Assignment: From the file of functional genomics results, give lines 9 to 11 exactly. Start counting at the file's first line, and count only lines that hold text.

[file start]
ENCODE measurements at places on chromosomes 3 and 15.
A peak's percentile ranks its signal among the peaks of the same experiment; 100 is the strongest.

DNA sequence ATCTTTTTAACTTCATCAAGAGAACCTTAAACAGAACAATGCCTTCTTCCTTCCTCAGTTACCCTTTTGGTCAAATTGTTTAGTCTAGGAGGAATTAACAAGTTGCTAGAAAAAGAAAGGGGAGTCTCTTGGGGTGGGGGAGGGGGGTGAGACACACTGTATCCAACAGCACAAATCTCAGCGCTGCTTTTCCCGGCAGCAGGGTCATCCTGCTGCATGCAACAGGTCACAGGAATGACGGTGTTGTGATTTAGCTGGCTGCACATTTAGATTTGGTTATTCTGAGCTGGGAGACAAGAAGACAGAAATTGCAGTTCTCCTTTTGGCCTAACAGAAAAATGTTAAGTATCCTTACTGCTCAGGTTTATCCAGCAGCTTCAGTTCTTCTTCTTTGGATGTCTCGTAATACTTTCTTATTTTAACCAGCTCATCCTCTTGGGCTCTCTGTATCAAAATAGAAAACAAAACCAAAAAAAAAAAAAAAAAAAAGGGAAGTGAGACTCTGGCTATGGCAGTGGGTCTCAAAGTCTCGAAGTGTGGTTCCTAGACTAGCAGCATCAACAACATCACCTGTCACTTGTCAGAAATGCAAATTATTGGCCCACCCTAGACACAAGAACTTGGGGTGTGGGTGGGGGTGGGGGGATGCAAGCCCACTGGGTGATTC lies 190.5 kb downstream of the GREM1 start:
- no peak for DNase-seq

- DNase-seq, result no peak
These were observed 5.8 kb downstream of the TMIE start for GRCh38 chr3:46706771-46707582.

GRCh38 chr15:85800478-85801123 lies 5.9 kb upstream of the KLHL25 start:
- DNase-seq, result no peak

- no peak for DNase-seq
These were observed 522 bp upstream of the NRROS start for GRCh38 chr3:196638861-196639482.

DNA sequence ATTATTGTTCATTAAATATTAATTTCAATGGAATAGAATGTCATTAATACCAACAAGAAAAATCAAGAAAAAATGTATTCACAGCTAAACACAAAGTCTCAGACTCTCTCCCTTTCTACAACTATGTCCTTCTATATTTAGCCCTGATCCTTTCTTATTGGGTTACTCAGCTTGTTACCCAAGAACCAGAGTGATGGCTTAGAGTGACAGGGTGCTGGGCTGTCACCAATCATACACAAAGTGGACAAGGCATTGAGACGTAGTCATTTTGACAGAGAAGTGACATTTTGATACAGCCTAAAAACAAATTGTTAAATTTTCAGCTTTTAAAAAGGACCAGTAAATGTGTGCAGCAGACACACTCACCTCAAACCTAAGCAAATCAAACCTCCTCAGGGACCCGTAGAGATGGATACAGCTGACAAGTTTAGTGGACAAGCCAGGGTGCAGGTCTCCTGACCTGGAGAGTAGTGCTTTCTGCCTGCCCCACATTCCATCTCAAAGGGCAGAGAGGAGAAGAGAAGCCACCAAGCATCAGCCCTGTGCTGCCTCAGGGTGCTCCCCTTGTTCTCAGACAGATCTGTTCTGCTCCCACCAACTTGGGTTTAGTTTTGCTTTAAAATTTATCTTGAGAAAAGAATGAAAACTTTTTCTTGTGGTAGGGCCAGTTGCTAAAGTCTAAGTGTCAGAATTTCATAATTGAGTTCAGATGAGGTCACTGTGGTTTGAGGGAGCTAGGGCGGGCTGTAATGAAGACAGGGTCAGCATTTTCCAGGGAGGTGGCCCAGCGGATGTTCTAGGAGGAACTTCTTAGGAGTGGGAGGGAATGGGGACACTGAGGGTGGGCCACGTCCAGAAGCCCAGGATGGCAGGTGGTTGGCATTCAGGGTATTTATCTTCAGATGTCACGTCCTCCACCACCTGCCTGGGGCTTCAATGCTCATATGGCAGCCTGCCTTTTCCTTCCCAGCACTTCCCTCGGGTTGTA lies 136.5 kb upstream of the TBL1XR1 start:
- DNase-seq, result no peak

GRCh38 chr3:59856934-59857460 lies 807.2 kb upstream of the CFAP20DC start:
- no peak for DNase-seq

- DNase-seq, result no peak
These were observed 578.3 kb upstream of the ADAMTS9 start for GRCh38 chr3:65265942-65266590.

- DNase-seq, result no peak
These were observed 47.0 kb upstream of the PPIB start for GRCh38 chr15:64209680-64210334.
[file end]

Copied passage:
- no peak for DNase-seq
These were observed 522 bp upstream of the NRROS start for GRCh38 chr3:196638861-196639482.

DNA sequence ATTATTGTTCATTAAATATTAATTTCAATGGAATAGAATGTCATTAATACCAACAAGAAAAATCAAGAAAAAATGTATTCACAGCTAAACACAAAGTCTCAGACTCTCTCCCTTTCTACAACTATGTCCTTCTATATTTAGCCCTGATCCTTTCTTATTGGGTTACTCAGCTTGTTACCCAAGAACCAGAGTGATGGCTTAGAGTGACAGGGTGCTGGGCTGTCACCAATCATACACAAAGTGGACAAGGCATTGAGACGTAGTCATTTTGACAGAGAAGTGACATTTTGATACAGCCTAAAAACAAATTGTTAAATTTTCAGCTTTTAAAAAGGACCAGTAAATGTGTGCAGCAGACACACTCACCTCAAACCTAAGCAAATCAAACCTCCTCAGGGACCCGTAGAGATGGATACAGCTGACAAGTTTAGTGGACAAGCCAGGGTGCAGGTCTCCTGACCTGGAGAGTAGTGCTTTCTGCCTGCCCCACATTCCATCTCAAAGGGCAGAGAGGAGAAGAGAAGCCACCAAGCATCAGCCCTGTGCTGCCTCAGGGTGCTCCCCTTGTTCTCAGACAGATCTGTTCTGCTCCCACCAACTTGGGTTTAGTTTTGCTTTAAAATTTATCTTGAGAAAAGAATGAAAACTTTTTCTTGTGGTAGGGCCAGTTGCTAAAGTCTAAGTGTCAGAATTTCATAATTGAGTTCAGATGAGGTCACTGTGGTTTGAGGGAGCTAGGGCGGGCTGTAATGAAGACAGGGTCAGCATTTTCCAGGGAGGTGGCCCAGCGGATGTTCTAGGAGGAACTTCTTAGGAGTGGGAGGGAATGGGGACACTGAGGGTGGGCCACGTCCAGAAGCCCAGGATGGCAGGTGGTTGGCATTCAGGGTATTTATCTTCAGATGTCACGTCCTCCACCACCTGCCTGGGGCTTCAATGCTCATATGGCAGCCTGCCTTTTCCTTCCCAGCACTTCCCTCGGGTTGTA lies 136.5 kb upstream of the TBL1XR1 start: